The most straightforward way to use pivot points to your advance is to use them as you would resistance and support levels. They can be highly useful for you to find where there are areas of support or resistance in a given currency pair. At the same time, you might find some benefit to using them in terms of how to trade in a ranging market.
If you see that a market is ranging — not in a defined trend — you may be tempted to trade in it, but you may also be afraid to do so in some respects. The fear comes in because you are worried that trading in a ranging market may mean that you get your investment down on the wrong side of the trade. It is easy to get yourself caught up in predicaments like this. If you insist on tading a ranging maket, pivot points can give you clues on the range that the price action might be bouncing between.
Trading Support And Resistance Offered by Pivot Points
If a pivot has held previously, it could present some range trading opportunities:
1. If the price is reaching the upper resistance level, you could SELL the pair and put your stop just higher than the resistance.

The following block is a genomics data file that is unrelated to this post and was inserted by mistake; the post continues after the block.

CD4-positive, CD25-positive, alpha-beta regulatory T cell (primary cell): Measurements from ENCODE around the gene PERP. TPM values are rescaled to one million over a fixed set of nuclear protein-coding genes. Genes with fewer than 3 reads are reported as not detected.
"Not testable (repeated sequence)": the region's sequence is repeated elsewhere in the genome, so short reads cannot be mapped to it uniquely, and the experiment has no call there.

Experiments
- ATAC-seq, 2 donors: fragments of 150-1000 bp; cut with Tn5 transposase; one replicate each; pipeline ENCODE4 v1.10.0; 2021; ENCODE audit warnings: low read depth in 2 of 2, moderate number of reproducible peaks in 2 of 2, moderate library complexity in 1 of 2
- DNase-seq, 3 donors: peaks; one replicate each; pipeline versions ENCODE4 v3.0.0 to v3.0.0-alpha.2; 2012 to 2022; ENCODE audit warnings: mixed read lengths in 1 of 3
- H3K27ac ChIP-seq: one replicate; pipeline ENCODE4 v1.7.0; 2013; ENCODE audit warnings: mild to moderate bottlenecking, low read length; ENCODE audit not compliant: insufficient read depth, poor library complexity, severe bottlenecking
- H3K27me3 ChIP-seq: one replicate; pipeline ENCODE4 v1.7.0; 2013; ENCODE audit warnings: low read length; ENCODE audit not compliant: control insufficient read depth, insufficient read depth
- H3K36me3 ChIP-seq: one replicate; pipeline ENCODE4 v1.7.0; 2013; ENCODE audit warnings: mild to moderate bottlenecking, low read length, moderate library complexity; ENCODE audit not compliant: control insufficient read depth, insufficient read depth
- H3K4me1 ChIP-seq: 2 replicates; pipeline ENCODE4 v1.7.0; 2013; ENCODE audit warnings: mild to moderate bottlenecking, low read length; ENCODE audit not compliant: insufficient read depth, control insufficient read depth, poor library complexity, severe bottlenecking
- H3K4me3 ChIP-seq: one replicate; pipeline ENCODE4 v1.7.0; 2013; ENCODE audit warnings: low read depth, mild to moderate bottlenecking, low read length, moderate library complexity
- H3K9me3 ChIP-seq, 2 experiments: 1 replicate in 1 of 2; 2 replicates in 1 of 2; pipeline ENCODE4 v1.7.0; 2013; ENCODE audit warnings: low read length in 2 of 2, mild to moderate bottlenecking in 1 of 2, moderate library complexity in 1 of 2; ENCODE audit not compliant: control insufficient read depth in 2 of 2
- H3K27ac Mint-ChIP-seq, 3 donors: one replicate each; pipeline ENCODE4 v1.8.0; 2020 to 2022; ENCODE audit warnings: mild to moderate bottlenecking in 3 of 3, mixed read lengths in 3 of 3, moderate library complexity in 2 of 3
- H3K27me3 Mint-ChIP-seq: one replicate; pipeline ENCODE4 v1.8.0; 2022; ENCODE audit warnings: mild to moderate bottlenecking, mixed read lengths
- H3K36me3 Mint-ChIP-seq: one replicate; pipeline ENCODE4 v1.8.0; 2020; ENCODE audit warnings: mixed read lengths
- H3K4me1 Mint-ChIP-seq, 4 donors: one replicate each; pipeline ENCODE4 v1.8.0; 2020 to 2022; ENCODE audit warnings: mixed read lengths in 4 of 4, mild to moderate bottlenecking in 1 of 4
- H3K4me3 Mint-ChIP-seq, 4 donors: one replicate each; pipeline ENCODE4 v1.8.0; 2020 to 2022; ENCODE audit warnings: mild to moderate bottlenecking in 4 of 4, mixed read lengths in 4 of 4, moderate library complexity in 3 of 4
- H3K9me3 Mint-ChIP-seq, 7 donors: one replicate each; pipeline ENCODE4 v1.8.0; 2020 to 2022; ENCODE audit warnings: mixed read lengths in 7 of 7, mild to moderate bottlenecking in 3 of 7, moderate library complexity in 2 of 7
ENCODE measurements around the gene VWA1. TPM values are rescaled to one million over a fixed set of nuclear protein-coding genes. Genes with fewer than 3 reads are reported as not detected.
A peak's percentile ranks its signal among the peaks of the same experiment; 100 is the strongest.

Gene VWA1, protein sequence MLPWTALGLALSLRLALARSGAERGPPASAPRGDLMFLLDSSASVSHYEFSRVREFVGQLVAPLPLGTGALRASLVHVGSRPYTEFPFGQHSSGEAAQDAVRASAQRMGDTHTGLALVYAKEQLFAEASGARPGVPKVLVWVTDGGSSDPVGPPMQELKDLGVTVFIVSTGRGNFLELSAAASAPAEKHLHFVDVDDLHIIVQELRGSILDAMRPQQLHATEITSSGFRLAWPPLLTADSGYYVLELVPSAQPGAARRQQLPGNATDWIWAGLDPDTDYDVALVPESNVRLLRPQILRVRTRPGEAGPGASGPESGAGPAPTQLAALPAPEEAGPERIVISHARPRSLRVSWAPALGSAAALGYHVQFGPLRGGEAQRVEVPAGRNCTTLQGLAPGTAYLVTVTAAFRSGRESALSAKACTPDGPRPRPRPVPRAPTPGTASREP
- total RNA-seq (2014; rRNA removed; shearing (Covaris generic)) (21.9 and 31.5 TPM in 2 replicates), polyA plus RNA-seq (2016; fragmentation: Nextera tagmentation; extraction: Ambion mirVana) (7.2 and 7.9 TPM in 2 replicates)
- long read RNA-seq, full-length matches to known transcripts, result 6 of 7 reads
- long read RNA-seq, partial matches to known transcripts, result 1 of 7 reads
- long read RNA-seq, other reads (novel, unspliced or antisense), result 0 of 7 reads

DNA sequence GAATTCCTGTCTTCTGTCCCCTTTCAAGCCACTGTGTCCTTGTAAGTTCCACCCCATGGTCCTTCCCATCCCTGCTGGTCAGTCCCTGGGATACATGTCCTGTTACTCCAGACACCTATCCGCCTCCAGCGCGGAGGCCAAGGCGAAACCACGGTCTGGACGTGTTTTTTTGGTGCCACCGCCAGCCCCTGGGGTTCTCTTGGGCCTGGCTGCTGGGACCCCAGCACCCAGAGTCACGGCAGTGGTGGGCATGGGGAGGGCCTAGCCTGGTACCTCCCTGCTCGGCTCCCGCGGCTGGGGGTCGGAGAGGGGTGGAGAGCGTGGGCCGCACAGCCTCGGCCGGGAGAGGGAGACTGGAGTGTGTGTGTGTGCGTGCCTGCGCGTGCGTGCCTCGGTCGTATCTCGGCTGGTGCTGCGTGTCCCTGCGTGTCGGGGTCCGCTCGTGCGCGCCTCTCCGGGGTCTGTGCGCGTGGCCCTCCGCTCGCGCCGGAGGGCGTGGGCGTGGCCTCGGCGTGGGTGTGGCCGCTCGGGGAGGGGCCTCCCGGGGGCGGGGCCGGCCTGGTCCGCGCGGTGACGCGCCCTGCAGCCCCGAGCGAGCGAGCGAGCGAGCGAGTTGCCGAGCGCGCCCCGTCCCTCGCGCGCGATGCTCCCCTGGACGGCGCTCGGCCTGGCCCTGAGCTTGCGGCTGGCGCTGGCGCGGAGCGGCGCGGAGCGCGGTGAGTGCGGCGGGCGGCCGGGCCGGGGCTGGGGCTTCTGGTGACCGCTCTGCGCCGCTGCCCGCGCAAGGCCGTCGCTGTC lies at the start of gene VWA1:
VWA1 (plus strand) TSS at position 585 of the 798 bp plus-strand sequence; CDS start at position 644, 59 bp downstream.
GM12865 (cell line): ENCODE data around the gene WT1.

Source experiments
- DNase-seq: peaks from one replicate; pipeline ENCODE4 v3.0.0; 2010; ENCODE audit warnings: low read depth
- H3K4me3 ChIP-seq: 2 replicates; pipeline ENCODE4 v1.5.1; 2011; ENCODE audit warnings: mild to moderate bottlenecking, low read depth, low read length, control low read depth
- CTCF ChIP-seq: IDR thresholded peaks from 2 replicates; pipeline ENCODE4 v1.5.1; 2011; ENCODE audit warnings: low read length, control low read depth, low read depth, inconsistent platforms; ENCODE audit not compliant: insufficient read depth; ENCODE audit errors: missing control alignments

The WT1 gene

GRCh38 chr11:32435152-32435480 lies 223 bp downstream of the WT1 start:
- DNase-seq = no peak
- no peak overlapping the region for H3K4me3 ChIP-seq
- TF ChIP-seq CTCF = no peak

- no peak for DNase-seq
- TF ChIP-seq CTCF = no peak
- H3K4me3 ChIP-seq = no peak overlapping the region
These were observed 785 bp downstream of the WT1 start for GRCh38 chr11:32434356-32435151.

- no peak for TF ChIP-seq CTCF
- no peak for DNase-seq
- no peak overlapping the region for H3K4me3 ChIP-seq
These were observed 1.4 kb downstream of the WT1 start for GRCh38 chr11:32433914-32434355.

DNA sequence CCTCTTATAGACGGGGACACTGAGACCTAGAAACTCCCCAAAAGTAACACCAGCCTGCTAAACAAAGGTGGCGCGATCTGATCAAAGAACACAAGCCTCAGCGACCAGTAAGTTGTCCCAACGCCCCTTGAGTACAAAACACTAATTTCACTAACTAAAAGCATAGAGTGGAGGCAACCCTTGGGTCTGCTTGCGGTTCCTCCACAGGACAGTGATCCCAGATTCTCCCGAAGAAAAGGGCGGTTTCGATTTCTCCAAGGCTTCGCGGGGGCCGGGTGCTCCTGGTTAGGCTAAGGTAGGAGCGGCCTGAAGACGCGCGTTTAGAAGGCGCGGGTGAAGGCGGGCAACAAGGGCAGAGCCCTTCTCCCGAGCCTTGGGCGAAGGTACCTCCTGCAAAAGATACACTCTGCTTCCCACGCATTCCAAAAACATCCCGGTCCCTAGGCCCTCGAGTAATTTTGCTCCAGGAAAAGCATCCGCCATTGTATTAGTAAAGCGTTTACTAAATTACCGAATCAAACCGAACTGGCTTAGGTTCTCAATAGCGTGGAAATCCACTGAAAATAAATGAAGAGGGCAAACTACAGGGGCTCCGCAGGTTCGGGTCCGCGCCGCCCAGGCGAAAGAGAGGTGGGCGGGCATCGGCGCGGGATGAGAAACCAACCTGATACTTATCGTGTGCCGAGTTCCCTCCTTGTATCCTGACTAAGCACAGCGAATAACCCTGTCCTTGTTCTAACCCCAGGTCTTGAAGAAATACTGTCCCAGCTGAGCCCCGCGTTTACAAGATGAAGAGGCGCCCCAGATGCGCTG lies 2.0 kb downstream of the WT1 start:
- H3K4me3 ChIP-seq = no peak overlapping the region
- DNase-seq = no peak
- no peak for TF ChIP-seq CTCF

2. If the price is reaching a support level, you could BUY and place your stop just lower than the support level.
Check out the below chart for an example:
In the chart, you can see that price is bouncing off of various support and resistance levels.
When price hit the S1 level just before 11AM, that could have been an opportunity to take a BUY trade with a stop-loss set just BELOW the S1 line.
When price hit the R1 level at 12:30, that could have been an opportunity to take a SELL trade with a stop-loss set just ABOVE the R1 line.
In the above examples, a good take-profit zone to target would be the next corresponding levels. The Pivot line for both the SELL trade and the BUY trade would have been a good target.